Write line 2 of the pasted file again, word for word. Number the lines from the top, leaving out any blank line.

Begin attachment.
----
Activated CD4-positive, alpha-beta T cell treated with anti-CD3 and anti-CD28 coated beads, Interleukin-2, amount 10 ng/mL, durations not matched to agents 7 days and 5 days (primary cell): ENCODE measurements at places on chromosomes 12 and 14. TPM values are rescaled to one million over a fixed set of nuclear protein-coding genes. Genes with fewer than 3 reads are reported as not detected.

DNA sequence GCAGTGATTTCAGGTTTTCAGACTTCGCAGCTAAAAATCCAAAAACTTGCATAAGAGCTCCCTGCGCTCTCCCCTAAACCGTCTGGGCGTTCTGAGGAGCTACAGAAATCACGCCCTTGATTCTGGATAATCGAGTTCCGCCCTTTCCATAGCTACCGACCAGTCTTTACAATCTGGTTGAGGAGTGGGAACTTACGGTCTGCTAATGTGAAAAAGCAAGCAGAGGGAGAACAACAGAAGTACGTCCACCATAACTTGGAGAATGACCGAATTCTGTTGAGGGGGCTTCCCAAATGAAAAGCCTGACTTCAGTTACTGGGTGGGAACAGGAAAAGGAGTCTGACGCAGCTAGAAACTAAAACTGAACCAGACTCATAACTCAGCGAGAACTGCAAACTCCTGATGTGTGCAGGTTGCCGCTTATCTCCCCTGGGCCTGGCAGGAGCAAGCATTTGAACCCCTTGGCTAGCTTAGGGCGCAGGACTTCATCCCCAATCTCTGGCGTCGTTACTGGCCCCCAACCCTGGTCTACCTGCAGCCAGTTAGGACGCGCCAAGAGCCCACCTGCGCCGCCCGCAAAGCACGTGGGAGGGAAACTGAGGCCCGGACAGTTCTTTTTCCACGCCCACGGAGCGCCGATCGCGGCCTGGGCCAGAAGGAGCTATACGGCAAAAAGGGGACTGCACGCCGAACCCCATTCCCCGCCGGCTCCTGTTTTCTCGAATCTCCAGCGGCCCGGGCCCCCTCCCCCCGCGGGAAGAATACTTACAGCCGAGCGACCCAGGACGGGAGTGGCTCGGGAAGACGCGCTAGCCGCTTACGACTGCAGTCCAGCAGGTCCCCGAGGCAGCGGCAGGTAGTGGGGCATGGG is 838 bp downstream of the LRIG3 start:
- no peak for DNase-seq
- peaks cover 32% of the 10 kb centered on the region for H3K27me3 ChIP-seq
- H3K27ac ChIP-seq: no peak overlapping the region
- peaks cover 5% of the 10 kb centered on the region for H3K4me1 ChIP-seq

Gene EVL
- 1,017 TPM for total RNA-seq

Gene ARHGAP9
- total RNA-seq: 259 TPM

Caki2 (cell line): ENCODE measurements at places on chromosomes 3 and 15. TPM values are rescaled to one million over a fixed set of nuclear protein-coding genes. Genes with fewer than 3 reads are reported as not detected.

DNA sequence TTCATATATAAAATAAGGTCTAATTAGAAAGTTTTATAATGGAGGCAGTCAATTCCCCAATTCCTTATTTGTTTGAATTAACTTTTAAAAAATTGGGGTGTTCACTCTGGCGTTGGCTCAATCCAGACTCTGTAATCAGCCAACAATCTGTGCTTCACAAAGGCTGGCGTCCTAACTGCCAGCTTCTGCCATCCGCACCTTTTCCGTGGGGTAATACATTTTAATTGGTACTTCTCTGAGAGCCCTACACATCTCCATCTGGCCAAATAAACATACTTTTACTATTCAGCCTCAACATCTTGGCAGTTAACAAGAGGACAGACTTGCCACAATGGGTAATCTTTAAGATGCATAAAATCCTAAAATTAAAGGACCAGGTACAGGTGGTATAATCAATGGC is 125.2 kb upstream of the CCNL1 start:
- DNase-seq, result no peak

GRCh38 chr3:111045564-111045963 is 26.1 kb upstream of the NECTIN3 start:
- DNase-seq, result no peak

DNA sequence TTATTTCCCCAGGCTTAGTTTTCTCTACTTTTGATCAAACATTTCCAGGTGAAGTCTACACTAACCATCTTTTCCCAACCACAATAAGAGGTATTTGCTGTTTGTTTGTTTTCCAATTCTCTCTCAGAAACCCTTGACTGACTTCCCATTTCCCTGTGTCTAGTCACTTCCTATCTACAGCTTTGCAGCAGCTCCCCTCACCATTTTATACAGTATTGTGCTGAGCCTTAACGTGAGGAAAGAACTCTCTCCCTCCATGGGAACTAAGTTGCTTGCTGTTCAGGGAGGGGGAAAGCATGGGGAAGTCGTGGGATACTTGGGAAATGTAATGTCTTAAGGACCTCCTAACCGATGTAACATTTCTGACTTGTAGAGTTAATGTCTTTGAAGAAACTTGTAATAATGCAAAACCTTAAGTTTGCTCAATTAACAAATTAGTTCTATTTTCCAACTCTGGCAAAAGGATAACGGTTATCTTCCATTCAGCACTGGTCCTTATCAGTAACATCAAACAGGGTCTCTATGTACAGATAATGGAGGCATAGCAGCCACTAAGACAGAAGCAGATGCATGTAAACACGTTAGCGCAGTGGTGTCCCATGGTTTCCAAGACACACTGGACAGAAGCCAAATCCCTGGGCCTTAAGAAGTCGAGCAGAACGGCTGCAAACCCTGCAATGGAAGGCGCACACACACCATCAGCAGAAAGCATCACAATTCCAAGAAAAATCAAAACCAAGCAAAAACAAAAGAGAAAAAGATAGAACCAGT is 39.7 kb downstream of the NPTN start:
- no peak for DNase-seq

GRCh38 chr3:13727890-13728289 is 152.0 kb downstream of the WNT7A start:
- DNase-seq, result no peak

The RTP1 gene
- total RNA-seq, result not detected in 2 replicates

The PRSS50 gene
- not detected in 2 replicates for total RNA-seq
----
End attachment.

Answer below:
DNA sequence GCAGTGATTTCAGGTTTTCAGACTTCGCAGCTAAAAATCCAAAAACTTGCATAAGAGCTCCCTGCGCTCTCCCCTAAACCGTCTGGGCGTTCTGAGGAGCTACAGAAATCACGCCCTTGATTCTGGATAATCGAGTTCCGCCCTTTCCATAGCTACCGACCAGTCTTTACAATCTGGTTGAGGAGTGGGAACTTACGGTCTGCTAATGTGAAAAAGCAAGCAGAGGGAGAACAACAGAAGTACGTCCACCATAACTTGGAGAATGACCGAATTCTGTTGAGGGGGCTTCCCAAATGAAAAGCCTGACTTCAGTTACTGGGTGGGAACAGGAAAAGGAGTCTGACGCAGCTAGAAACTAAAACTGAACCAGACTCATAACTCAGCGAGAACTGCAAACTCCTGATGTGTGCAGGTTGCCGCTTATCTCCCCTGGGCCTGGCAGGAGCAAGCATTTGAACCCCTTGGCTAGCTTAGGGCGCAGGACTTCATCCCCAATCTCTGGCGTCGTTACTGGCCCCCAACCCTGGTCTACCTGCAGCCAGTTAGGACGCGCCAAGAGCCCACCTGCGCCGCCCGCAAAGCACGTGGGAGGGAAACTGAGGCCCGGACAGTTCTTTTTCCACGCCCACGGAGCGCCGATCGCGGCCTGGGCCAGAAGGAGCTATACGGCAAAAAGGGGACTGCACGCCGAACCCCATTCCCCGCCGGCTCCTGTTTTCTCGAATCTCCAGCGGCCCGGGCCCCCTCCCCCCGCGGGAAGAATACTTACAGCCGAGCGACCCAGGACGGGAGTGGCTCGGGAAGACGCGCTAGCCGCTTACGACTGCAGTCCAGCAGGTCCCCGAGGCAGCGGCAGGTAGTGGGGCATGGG is 838 bp downstream of the LRIG3 start: